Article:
Pregnant woman preparing for delivery, while a doctor who read The Healthcare Professional's Adoption Guide comforts herAs a healthcare professional, you may come across patients who are facing an unplanned pregnancy or who have just given birth and are considering adoption. Perhaps due to substance abuse or some other issue, social services are going to take custody of the child, and the birth parents would rather place the baby for adoption. You may also have patients who are currently pregnant and have an adoption plan in place.
How to handle these situations can be tricky if you don’t have up-to-date information on adoptions today and the tools to be able to handle the situation for your patient. That’s why I wrote The Healthcare Professional’s Adoption Guide. And it’s now available to read on your Kindle, for just $2.99!
The Healthcare Professional’s Adoption Guide will provide you with the knowledge and language that you need to support your patient in the best way possible. I designed this guide to inform healthcare professionals of the steps involved and the choices offered in adoption today. Pregnancy counselors, hospital staff, and other professionals advocating for women’s wellness play a crucial role in helping pregnant women who are thinking about adoption.
healthcare_guide2015_COVERThis short, easy-to-read guide will walk you through how to talk about adoption, the correct language to use, and give you a road map to all the resources you need. You will even find a checklist to help walk you through the steps you will take if your patient is admitted to the hospital and has an adoption plan. Another checklist informs you of the steps to take if she does not have an adoption plan but is now interested in placing her child for adoption.
Some questions to consider in a patient’s adoption plan include: Will the adoptive family be present? What will their involvement be? Will the patient take the baby home first, or will the baby be discharged to the adoptive family? Will the she be breastfeeding? Will her family or friends be present?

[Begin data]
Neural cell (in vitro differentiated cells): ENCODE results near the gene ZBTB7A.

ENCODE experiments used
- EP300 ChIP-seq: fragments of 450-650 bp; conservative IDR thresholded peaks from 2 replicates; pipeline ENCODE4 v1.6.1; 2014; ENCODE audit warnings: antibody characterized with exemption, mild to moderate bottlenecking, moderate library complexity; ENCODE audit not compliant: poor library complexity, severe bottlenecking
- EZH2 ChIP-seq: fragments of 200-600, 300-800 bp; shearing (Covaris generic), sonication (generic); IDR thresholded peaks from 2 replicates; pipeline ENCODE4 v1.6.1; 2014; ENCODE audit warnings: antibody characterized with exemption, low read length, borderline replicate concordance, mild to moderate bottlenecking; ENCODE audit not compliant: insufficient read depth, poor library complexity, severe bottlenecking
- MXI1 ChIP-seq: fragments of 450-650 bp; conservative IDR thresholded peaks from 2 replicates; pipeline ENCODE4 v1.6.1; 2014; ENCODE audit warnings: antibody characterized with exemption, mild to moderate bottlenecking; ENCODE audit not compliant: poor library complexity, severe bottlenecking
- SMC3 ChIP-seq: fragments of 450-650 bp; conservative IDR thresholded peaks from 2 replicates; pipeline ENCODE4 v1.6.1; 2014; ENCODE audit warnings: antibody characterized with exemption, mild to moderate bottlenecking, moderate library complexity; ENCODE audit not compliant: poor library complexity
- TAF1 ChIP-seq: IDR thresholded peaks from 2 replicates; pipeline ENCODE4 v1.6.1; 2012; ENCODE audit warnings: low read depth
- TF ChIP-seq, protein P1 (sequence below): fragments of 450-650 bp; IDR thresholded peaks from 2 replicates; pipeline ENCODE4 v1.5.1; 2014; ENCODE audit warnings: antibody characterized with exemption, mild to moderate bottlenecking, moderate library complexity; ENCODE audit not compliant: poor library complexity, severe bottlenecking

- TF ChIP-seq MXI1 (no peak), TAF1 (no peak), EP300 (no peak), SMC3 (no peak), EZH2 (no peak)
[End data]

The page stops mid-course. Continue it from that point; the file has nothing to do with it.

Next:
“The more knowledge you’ve got, the more understanding you have,
the better you are able to implement and pass it on to others.”

-Tony Orlando

Knowing how to talk to an expectant mother or a new mother considering adoption is an important skill to have. The difference between using terms such as “giving your baby away” and “placing your baby for adoption” is enormous. Adoption is a positive, loving way answer to an unplanned pregnancy or to provide for a child’s needs. The language used by healthcare providers can help keep negativity out of the situation. It can also help the patient feel positive about her choice, without experiencing guilt or judgment.
Being able to discuss modern, open adoption in a confident way is a gift to your patient who is struggling. It is also important to be able to provide her with the resources and contacts she needs to move forward with adoption if that is her desire.
“A must-read for all healthcare providers…
Your guide gave our staff the ability to walk through
an adoption process while providing gentle encouragement
and quality patient care.”

-Regina Bower, R.N

healthcare professional guideGet your copy today! The Healthcare Professional’s Adoption Guide is available at $3.95 for the print version, and $2.99 for the Kindle version.